Overall, while risks to the outlook have risen, we still believe that the evidence on balance suggests that the recovery should continue, although third quarter growth may have stagnated. Faster economic growth would certainly be welcome, but as was the case here in the U.S. for the past several years, slow growth combined with increasing policy support may yet be a potent combination for European risk assets.
With markets moving and volatility picking up, the investment team has had some lively discussions recently. When turbulence breaks out there is often a tangled web of items to sort through in determining what is the major driver. Our summary view is that we’ve had a collision between complacent markets that have lost momentum as the Federal Reserve’s quantitative easing program winds down, and a European growth scare that has moved to the forefront. Negative daily news headlines don’t help either (e.g., Ebola), though these are likely temporary factors.
Our current base case is that the U.S. economy is likely strong enough to handle the potential for the Fed to begin raising interest rates sometime in the next couple of quarters, as long as Europe doesn’t slide into another recession. While Europe has exhibited renewed weakness recently, the decline should compel European authorities to take additional monetary (and perhaps fiscal) action to support the recovery.
The Correction and Our Mission
In terms of the current correction, it’s helpful to reflect on the ongoing bull market we’ve experienced since 2009 (see the chart on the right). A little perspective shows this 6-7% decline in the S&P 500 Index doesn’t look much different than a number of other corrections that have occurred during the overall bull run. Keep in mind that the market hasn’t had a 10% correction in a couple of years, and that certainly seems to be amplifying fears in this market retracement. When correction fears take hold, it is important to remember that an occasional pullback is usually healthy for markets and more often than not serves to shake out the weak hands and refresh stocks for more gains.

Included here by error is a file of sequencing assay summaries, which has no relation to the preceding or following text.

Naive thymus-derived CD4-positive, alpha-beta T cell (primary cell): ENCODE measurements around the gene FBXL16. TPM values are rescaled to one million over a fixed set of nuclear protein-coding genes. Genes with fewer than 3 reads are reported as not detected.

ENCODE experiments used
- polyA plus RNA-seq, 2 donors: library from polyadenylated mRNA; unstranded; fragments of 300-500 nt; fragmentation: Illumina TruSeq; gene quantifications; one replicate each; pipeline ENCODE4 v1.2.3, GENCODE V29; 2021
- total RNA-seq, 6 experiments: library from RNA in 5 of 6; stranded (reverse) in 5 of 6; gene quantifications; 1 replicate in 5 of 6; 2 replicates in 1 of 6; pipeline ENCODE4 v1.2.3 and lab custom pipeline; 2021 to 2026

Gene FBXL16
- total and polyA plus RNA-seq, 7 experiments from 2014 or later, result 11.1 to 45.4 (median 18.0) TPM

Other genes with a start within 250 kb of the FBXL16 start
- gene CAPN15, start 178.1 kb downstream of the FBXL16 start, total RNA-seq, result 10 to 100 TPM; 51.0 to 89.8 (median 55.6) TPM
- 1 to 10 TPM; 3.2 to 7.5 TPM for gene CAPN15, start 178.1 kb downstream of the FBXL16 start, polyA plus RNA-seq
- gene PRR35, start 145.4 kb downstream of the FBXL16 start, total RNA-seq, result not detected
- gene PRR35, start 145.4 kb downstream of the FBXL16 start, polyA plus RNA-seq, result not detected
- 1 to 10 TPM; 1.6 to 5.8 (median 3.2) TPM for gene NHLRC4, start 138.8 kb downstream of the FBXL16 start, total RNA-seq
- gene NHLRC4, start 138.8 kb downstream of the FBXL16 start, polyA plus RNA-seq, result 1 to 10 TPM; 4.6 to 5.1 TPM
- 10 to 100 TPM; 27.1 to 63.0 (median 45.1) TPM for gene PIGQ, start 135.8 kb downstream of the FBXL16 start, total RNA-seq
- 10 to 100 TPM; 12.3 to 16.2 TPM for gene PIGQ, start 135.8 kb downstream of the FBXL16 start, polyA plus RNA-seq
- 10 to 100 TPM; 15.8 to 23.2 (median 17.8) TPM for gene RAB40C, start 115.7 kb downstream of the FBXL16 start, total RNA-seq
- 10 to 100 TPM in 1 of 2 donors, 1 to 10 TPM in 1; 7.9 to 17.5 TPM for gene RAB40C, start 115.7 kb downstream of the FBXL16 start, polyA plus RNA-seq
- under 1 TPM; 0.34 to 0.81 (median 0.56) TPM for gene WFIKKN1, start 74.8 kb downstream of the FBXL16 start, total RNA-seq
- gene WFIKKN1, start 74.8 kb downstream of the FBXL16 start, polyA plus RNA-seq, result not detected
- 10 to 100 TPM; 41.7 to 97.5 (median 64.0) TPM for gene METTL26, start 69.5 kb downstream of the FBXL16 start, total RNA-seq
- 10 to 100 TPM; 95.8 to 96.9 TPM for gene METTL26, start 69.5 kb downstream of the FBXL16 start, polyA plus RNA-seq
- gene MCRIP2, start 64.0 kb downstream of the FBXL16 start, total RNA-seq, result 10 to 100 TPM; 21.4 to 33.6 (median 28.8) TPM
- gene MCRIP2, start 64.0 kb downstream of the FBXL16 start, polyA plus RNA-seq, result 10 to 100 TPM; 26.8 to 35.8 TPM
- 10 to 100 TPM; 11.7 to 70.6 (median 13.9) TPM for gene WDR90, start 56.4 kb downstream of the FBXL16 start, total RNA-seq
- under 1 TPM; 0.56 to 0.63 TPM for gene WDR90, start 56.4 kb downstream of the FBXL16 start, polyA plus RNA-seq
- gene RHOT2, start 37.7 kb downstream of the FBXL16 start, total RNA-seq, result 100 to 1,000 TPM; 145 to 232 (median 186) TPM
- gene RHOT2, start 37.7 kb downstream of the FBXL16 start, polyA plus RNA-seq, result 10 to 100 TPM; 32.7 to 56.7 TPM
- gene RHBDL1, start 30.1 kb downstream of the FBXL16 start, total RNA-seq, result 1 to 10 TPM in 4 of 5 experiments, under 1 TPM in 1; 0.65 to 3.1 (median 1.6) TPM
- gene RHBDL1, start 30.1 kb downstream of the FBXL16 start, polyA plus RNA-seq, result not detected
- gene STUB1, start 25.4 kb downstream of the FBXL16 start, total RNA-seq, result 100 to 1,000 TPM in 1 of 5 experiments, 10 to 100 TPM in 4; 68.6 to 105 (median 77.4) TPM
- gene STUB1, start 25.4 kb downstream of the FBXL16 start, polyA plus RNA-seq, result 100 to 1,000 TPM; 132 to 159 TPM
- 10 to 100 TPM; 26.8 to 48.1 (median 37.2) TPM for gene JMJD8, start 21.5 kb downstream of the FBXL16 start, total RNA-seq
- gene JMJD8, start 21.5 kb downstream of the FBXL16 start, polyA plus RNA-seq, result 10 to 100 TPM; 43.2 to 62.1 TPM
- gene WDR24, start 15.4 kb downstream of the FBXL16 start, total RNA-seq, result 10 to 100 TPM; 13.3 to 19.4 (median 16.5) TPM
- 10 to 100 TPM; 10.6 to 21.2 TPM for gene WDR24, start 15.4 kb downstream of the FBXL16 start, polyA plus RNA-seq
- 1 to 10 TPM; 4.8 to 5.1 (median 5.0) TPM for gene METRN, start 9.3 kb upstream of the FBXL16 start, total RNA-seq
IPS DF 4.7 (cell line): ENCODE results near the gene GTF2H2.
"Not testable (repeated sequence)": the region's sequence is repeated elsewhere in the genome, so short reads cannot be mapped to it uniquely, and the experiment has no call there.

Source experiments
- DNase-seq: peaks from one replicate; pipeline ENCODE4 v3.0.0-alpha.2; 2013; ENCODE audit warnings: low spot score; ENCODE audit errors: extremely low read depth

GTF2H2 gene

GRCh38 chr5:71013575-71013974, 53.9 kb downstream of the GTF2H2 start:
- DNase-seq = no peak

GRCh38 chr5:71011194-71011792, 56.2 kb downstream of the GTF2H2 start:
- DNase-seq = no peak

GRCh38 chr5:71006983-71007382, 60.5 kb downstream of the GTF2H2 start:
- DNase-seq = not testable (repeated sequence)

It’s important to remember here that our investment method is not intended to catch smaller moves or corrections. Despite the current feeling that the world is coming apart, the reality is that what we have experienced so far doesn’t even qualify as a bonafide “correction” for most analysts, as they would reserve that term for declines of at least 10%. Our process is designed to guard against major turns in the market cycle (in our definition, a major turn from bull to bear market entails a move of at least 20%). The chart to the right offers a good illustration of what we’re defending against.
Since we make our investment decisions based on the weight of the market evidence, let’s look at that now.
A New Message?
In terms of the evidence, technical conditions have been deteriorating slowly over a period of months, and we rate that input as mildly bearish. (The term “mildly” is close to being downgraded to simply “bearish” if the market declines much further.)